Cheers!

 

Here are some links to a few of the products used in this video:

4″ Precision Double Square

Striking Knife

Veritas Block Plane

Veritas Skew Block Plane

Old Brown Glue

Tried and True

 

 

 

 

 

11 Comments

  1. Posted by Sam on Feb 23rd, 2013

    Great video, again Tom!

    The one thing watching your video reminds me of, especially with thin stock, is how fast Marks saws cut, I’ve really had to alter my sawing technique or I’m below my baseline in a matter of 2 saw strokes.

    Cheers!

    Sam

  2. Posted by tom on Feb 24th, 2013

    Thanks for the comment Sam-
    you’re right, they can really get away from you if you’re not watching…the same thing happened with me when I started using the 12-in. Bad Axe dovetail saw!
    Sharp as hell….

    cheers!

  3. Posted by Jim B on Feb 24th, 2013

    Tom,
    Do you sand any of your wood or is it finished right from the hand plane/scraper? I tend to have the slightest tracks left on my boards even though I camber my blades a little bit…how about you?

    Jim

  4. Posted by tom on Feb 25th, 2013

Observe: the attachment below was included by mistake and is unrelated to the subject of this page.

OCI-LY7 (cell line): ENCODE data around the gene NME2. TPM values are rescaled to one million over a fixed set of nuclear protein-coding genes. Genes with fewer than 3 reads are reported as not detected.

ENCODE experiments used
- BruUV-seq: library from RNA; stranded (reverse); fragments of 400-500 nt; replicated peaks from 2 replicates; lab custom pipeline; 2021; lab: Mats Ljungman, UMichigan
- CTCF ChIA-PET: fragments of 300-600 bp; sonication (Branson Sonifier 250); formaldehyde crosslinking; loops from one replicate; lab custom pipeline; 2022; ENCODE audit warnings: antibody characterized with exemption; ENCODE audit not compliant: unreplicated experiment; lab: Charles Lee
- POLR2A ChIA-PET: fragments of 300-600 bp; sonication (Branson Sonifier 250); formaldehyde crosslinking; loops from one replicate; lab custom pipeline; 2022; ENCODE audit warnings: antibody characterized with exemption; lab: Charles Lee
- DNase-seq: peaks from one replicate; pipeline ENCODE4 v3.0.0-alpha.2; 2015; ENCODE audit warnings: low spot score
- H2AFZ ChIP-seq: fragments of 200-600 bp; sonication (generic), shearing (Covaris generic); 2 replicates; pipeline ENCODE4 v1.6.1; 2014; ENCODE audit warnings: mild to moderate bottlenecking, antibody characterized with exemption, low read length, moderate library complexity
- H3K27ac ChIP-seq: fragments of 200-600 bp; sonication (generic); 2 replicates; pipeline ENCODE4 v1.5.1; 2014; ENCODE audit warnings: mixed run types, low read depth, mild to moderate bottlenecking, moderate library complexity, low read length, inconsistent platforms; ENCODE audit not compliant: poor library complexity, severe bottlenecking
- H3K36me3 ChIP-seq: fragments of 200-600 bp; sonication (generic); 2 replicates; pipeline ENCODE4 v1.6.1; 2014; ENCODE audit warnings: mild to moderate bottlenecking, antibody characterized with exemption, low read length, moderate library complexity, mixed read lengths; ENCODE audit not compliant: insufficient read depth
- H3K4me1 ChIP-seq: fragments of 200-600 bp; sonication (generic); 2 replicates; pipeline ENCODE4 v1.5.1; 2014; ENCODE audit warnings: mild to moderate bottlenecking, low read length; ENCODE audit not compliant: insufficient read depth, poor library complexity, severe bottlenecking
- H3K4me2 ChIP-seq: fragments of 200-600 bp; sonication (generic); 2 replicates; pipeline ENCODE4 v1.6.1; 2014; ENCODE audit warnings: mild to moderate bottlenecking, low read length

Hey Jim,
    thanks for the comments and questions. I don’t usually do a whole lot of sanding but it is a necessary step for at least a small portion of every project. In this tool till example, sandpaper is used around and under the ‘horns’ on the ends. Small areas like this are usual suspects for sanding. Also when finishing with shellac sanding is required. But to your question, I can usually get away with only the hand plane. Try a heavier camber in one of your irons and finish off with the thinnest shaving possible. See if that doesn’t get rid of any small plane tracks. If you do still have them, then a quick once over with 320 grit will get rid of them.

    Cheers!

  5. Posted by Jim B on Feb 25th, 2013

    Tom,
    Thanks for the suggestion…I went ahead and took one of the spare blades that I have for my LN LA Jack (LN 62) and followed your suggestion putting a slightly heavier camber on it. Followed your suggestions on sharpening angles as well and put it to the nice figured cherry board I am working. Worked great! No more tracks…feels a smooth as a “baby’s’ butt”…

    Jim

  6. Posted by stephen melhuish on Feb 25th, 2013

    Tom,

    lovely work, as per usual, the leather is a very nice touch too adding a little bit of friction to the tools that will lay there and stop them from rattling about quite so much.

    Very small tracks in wood i tend to tackle with a scraper as you can bend the blade just very slightly and really control those little ares…haye using sand paper too but sometimes as you say no option but to reach for the dreaded abrader rather than a cutter option. Dust particles always trap more moisture than anything else in the shop and no matter how careful you are to avoid it the little dust blighters still turn up where you least expect them!!